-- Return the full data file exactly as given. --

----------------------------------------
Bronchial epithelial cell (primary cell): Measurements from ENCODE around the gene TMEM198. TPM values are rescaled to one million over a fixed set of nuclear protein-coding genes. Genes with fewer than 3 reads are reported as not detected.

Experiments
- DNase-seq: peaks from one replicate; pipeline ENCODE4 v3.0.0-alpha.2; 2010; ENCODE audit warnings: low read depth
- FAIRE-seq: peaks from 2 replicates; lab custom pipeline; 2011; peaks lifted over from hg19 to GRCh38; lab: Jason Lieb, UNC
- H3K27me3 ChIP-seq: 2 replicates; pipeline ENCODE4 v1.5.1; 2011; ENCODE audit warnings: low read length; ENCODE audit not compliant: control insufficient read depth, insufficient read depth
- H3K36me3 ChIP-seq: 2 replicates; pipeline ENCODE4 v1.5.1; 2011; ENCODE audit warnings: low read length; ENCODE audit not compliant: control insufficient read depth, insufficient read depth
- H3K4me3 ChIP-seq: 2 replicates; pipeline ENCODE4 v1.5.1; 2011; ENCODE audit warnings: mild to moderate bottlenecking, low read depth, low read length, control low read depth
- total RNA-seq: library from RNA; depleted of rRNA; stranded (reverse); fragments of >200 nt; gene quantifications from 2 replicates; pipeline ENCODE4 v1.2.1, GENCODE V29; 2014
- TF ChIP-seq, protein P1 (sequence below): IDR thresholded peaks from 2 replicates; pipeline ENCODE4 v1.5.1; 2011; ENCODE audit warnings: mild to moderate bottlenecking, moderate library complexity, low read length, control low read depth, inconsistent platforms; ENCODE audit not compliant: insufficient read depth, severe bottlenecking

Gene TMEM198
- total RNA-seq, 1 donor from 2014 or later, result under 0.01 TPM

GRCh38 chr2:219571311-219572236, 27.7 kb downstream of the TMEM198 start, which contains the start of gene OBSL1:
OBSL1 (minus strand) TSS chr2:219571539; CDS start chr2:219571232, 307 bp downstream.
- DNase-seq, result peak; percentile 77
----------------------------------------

Bronchial epithelial cell (primary cell): Measurements from ENCODE around the gene TMEM198. TPM values are rescaled to one million over a fixed set of nuclear protein-coding genes. Genes with fewer than 3 reads are reported as not detected.

Experiments
- DNase-seq: peaks from one replicate; pipeline ENCODE4 v3.0.0-alpha.2; 2010; ENCODE audit warnings: low read depth
- FAIRE-seq: peaks from 2 replicates; lab custom pipeline; 2011; peaks lifted over from hg19 to GRCh38; lab: Jason Lieb, UNC
- H3K27me3 ChIP-seq: 2 replicates; pipeline ENCODE4 v1.5.1; 2011; ENCODE audit warnings: low read length; ENCODE audit not compliant: control insufficient read depth, insufficient read depth
- H3K36me3 ChIP-seq: 2 replicates; pipeline ENCODE4 v1.5.1; 2011; ENCODE audit warnings: low read length; ENCODE audit not compliant: control insufficient read depth, insufficient read depth
- H3K4me3 ChIP-seq: 2 replicates; pipeline ENCODE4 v1.5.1; 2011; ENCODE audit warnings: mild to moderate bottlenecking, low read depth, low read length, control low read depth
- total RNA-seq: library from RNA; depleted of rRNA; stranded (reverse); fragments of >200 nt; gene quantifications from 2 replicates; pipeline ENCODE4 v1.2.1, GENCODE V29; 2014
- TF ChIP-seq, protein P1 (sequence below): IDR thresholded peaks from 2 replicates; pipeline ENCODE4 v1.5.1; 2011; ENCODE audit warnings: mild to moderate bottlenecking, moderate library complexity, low read length, control low read depth, inconsistent platforms; ENCODE audit not compliant: insufficient read depth, severe bottlenecking

Gene TMEM198
- total RNA-seq, 1 donor from 2014 or later, result under 0.01 TPM

GRCh38 chr2:219571311-219572236, 27.7 kb downstream of the TMEM198 start, which contains the start of gene OBSL1:
OBSL1 (minus strand) TSS chr2:219571539; CDS start chr2:219571232, 307 bp downstream.
- DNase-seq, result peak; percentile 77